Lastarria Boutique Luxury Hotel
This was a beautiful hotel, and in a part of town that has walking streets nearby where you can wander among performers, local vendors, and stop for a coffee or a drink while people watching.
The hotel was a two-night landing spot before heading onwards to Easter Island. I was absolutely pleased with every detail.
Designed elegantly, soulfully, and artfully and is not at all fussy
Awesome room, perhaps one of the most comfortable beds I’ve ever slept in, a rain shower, wifi, chocolates on the pillow, free water… (It’s the little things. 🙂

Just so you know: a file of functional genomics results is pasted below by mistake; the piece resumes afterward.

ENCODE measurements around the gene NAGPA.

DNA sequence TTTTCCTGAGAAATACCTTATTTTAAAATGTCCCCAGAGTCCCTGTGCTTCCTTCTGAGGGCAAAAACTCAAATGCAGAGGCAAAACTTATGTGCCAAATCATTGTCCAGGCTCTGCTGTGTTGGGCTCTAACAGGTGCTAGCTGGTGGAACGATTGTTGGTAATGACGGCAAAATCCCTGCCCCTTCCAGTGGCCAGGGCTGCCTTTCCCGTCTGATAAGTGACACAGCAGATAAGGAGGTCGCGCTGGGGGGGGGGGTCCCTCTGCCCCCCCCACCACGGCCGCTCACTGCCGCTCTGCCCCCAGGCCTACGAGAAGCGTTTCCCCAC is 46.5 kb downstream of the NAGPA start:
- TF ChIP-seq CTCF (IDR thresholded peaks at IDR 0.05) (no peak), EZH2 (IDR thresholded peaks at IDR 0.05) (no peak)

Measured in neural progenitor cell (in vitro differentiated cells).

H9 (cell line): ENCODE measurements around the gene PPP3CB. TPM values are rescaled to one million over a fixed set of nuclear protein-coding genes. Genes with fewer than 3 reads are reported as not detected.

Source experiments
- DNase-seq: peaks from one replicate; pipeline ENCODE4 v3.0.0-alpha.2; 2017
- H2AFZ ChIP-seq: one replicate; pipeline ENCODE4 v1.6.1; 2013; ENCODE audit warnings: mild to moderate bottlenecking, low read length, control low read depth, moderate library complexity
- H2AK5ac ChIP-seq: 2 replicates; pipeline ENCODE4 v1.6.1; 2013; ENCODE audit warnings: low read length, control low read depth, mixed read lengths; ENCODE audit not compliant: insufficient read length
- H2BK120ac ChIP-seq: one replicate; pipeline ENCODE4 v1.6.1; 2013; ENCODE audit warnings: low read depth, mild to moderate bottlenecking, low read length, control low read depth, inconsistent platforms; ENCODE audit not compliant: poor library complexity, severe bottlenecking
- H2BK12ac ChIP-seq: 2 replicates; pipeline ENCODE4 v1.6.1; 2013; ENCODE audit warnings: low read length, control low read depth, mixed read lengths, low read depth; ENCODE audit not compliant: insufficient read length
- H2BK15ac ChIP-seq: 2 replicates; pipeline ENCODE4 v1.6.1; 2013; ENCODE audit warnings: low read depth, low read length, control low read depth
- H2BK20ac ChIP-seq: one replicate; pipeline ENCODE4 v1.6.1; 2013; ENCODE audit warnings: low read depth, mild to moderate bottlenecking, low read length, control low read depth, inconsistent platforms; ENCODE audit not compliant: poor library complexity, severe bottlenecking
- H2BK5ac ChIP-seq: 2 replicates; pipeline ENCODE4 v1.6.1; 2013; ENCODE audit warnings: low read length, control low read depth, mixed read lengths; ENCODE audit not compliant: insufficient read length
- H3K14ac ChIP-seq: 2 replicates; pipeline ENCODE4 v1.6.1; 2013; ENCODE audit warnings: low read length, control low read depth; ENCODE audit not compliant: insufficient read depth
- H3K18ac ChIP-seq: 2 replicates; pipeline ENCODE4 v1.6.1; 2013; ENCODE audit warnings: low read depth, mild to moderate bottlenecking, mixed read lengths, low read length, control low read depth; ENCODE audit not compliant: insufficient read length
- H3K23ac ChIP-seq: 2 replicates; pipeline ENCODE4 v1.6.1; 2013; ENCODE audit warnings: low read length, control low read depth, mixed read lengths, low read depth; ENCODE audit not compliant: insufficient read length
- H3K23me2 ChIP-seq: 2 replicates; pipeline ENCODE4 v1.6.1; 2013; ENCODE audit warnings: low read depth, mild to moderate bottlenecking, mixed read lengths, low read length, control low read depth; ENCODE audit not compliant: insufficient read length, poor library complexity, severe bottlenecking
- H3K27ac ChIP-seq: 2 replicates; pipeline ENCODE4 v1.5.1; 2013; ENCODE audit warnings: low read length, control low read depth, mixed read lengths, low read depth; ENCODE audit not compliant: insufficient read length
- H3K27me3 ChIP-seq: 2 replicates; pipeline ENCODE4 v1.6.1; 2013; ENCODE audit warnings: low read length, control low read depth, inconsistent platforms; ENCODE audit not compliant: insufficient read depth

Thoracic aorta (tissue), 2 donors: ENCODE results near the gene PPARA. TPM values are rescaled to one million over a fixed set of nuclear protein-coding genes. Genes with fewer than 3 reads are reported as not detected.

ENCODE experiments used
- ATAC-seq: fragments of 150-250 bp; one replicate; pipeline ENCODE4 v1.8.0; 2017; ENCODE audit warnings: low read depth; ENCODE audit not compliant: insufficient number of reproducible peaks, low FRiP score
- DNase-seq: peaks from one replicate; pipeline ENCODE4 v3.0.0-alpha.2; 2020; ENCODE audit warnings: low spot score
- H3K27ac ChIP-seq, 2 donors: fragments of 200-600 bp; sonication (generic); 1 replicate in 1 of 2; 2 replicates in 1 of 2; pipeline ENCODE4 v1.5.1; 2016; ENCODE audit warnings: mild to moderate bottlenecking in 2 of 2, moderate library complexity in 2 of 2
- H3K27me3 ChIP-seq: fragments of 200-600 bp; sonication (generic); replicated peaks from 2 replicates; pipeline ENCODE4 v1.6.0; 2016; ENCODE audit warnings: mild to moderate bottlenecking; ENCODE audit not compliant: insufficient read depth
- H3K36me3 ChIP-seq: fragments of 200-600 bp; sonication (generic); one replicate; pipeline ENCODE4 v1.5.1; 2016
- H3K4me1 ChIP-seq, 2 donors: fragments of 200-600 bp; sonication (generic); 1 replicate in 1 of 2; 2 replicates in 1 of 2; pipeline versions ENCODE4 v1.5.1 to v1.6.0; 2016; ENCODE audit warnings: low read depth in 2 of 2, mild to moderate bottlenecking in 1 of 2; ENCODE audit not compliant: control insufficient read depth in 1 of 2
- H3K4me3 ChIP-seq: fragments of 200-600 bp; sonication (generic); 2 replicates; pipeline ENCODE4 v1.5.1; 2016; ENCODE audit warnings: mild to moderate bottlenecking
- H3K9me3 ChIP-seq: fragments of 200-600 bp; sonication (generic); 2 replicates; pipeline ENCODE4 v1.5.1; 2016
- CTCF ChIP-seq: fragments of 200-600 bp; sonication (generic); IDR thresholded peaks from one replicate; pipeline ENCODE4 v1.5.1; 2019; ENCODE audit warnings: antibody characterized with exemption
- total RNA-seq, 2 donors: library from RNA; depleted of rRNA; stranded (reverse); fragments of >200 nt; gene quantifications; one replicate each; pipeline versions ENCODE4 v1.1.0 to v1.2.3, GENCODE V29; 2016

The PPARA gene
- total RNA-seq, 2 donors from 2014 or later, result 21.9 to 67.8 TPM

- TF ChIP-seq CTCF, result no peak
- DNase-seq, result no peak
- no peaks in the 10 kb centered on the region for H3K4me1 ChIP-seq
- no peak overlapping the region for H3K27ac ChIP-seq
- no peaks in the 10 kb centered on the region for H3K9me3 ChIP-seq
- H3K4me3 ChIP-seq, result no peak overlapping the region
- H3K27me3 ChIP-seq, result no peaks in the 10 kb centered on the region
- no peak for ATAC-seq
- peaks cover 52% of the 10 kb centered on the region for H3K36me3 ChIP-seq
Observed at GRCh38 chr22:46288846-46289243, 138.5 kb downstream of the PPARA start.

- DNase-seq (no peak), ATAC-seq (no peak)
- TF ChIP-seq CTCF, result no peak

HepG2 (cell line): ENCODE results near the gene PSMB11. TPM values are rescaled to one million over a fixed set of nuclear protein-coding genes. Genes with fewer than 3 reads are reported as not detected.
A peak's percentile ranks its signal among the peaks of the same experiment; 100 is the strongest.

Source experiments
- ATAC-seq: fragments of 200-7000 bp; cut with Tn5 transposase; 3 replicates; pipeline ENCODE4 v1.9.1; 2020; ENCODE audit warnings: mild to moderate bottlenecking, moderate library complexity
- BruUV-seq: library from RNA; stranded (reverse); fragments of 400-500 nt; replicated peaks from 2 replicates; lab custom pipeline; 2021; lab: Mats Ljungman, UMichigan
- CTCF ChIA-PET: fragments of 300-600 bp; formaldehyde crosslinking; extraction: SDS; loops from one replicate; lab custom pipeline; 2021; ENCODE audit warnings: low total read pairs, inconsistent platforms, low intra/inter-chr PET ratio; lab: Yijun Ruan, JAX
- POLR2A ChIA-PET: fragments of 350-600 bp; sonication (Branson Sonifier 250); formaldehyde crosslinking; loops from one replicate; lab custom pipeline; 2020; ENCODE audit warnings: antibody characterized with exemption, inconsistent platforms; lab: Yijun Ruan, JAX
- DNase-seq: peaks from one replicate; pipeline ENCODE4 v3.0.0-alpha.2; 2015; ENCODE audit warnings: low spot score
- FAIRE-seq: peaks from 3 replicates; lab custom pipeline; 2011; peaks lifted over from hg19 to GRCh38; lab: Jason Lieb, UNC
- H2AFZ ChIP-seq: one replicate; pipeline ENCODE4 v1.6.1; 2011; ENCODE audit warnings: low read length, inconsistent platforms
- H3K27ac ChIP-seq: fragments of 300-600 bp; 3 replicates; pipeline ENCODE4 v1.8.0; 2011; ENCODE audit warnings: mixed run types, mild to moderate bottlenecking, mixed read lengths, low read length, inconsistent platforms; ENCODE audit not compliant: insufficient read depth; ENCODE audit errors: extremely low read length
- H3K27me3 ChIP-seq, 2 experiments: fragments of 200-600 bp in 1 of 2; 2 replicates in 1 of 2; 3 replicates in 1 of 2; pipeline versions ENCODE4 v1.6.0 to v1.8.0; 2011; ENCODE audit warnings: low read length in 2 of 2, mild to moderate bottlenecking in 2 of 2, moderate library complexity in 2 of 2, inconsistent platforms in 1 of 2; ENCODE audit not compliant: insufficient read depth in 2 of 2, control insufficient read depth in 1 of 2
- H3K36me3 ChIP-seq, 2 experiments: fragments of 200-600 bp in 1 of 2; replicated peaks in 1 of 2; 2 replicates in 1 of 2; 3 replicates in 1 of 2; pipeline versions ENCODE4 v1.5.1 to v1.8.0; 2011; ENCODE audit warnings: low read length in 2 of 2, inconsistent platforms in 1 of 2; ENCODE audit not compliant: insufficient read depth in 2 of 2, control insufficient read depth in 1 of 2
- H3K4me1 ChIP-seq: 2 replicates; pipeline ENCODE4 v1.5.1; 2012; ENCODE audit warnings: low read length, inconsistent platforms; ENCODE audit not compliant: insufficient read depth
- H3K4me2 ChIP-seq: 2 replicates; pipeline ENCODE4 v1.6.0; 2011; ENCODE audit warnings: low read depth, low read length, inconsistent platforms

Excellent location near the river, restaurants and walking streets
Complementary breakfast overlooking a secret garden…
I loved this place and couldn’t be more sincere recommending it.
Low points: Nope!
Time stayed: 2 days
For me, exploring major capital cities is typically a quick must-do on the way to places off the beaten path that I am drawn to. The city-stop is always an important one in my opinion, allowing time to rest and unwind after long flights, while allowing a moment to acclimate to a new language while getting a sense of what humanity looks like in the area.
So that’s about it — 2 days in Santiago. A lot can happen in two days I guess.